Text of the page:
Building on the homework he gave to WordPress developers in 2015, to “Learn JavaScript Deeply,” Mullenweg urged the community to “Learn Blocks Deeply.” Blocks provide a host of opportunities to improve the user experience beyond what Gutenberg’s creators could have imagined in the beginning.

Gutenberg Phase 2: Navigation Menu Block, Widget blocks, Theme Content Areas

Mullenweg announced the next phases for the Gutenberg project. Phase 2 has already begun and focuses on site customization, expanding the block interface to other aspects of content management. This includes creating a navigation menu block. Reimagining menus is will be challenging, and Mullenweg said they may even get renamed during the process.

Phase 2 goals also include porting all widgets over to blocks and registering theme content areas in Gutenberg. An early version of phase 2 will be in the Gutenberg plugin so anyone wanting to be part of testing can reactivate it.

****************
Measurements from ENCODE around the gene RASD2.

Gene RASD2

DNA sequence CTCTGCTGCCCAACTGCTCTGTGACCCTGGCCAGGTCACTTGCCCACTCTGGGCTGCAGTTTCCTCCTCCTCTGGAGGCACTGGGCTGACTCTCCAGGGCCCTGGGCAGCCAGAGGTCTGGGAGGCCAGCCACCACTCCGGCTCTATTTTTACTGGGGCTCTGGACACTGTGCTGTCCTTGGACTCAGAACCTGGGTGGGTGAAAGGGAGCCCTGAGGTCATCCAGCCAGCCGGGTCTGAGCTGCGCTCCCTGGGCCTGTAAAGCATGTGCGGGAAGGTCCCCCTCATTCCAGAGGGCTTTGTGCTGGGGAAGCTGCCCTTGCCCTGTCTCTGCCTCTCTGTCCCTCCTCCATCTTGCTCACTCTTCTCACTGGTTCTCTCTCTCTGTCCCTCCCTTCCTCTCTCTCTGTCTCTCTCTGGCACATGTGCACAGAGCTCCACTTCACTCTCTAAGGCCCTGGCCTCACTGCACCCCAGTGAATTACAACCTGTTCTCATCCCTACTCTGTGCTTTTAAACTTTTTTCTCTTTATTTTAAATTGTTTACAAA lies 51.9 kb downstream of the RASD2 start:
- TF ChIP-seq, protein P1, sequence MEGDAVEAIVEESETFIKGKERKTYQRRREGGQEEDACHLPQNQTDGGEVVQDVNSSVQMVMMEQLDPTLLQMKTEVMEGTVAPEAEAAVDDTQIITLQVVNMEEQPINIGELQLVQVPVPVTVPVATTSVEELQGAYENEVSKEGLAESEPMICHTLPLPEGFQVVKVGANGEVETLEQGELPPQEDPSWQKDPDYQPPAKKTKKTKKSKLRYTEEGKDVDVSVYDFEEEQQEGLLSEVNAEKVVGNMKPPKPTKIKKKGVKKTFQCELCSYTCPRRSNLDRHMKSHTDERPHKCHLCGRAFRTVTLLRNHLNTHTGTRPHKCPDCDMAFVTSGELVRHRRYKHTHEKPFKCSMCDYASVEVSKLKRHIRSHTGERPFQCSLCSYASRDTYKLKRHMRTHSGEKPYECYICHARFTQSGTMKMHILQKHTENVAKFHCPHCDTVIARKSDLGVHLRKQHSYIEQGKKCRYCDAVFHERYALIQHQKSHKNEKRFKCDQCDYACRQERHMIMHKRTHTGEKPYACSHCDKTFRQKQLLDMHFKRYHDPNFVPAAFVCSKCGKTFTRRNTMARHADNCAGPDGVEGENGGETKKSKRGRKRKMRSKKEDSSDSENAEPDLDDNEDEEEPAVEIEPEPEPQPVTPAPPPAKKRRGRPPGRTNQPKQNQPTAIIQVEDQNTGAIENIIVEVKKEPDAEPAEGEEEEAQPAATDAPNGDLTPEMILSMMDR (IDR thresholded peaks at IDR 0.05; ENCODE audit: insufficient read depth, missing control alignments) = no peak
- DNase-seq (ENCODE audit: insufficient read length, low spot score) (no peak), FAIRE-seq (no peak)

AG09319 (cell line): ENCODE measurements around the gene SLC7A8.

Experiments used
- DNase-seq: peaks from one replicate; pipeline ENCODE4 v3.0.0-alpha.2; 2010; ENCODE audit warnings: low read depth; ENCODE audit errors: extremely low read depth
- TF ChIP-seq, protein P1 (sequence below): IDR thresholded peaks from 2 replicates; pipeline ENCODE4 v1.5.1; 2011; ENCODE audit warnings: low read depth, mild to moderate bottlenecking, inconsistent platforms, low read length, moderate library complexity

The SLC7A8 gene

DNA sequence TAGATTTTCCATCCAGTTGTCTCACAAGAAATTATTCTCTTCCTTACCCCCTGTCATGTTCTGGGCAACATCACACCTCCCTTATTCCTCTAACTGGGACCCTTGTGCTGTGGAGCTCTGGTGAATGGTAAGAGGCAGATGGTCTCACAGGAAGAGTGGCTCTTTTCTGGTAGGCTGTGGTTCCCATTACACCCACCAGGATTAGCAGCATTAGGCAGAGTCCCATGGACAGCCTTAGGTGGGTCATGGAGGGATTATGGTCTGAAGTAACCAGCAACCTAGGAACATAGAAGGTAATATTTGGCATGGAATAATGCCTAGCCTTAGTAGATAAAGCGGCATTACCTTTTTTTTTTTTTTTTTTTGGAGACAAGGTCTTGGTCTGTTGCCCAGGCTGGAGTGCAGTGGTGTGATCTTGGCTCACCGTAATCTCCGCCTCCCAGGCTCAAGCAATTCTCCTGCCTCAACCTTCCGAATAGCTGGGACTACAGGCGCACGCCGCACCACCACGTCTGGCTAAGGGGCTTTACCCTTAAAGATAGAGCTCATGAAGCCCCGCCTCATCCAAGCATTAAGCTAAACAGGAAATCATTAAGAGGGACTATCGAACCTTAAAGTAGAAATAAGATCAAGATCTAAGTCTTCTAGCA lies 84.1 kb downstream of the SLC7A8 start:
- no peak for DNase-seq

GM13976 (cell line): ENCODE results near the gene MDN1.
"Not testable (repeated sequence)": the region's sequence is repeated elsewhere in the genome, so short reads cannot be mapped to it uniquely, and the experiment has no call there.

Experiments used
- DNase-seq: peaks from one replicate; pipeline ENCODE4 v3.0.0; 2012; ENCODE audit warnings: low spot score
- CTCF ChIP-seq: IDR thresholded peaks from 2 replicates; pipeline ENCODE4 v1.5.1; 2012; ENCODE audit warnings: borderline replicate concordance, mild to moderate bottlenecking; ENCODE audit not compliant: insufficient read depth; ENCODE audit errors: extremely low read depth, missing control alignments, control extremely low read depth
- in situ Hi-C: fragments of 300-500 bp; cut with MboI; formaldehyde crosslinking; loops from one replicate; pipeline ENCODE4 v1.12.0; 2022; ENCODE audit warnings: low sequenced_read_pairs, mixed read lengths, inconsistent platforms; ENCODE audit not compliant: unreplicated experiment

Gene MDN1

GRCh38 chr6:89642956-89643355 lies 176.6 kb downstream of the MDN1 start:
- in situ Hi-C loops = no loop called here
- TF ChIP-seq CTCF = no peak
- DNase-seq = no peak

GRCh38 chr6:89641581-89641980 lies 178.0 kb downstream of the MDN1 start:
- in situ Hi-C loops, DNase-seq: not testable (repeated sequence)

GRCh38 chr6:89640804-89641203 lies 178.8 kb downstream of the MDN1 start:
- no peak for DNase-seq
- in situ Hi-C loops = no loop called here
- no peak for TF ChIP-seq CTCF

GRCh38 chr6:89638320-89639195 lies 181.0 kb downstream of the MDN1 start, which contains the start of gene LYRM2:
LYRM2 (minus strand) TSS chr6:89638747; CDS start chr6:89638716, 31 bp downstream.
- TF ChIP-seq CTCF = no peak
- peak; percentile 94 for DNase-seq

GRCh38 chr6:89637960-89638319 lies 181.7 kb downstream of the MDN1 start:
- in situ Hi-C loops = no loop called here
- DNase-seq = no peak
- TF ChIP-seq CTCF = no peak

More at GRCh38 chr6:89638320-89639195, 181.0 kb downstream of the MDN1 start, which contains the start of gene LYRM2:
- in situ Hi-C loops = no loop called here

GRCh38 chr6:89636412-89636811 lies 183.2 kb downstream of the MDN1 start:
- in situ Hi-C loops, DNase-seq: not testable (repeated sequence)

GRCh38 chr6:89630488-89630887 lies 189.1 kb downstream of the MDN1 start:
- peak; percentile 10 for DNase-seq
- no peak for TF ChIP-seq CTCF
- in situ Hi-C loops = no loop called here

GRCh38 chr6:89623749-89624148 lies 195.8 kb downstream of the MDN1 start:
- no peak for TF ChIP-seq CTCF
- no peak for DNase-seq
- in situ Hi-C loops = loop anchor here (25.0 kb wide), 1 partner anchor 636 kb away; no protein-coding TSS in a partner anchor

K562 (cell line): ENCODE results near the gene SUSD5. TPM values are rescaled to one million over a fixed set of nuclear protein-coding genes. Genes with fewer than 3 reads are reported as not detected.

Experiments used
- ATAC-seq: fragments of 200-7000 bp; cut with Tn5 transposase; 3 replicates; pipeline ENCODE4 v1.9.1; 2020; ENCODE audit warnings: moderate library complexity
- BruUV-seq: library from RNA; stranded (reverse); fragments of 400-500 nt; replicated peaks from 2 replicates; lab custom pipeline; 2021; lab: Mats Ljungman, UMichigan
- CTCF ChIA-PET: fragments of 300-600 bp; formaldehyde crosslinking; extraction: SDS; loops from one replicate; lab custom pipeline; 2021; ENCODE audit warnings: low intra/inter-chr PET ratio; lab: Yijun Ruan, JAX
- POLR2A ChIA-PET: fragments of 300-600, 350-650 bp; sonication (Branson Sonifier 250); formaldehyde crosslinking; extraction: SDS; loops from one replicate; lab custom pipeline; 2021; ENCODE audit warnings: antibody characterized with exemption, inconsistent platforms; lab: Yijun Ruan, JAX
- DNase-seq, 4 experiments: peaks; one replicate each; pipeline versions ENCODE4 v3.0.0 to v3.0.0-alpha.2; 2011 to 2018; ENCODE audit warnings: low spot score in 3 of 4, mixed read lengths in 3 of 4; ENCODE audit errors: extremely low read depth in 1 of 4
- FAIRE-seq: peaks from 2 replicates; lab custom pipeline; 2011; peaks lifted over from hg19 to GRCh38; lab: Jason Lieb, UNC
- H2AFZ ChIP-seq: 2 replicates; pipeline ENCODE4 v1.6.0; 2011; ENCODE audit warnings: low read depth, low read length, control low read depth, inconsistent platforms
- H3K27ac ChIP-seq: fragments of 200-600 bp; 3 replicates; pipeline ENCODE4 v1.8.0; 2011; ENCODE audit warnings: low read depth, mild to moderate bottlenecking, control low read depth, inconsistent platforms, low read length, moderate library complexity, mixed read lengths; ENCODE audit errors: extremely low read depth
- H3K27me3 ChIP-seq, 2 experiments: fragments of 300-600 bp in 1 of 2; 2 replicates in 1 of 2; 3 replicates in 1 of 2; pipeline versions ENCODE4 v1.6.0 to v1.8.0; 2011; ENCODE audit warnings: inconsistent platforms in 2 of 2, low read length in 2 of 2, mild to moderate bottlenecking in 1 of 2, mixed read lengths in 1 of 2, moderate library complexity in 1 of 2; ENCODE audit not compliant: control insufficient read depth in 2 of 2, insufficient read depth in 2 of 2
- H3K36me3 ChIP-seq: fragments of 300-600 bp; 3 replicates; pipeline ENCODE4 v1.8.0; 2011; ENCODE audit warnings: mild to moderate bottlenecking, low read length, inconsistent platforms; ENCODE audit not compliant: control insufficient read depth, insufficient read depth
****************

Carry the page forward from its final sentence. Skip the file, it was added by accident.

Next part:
During the Q&A time, one attendee asked a question about how this phase seems to include very little about making layout capabilities more robust. He asked if Mullenweg plans to let those the marketplace handle those layout decision or if core will define a layout language. Mullenweg responded that it may be more prudent to see what others in the ecosystem are doing and cherry pick and adopt the best solutions. He also remarked that it would be exciting if users could switch between different page builders in the future and not lose their content.

Gutenberg Phases 3 and 4: Collaboration and Core Support for Multilingual Sites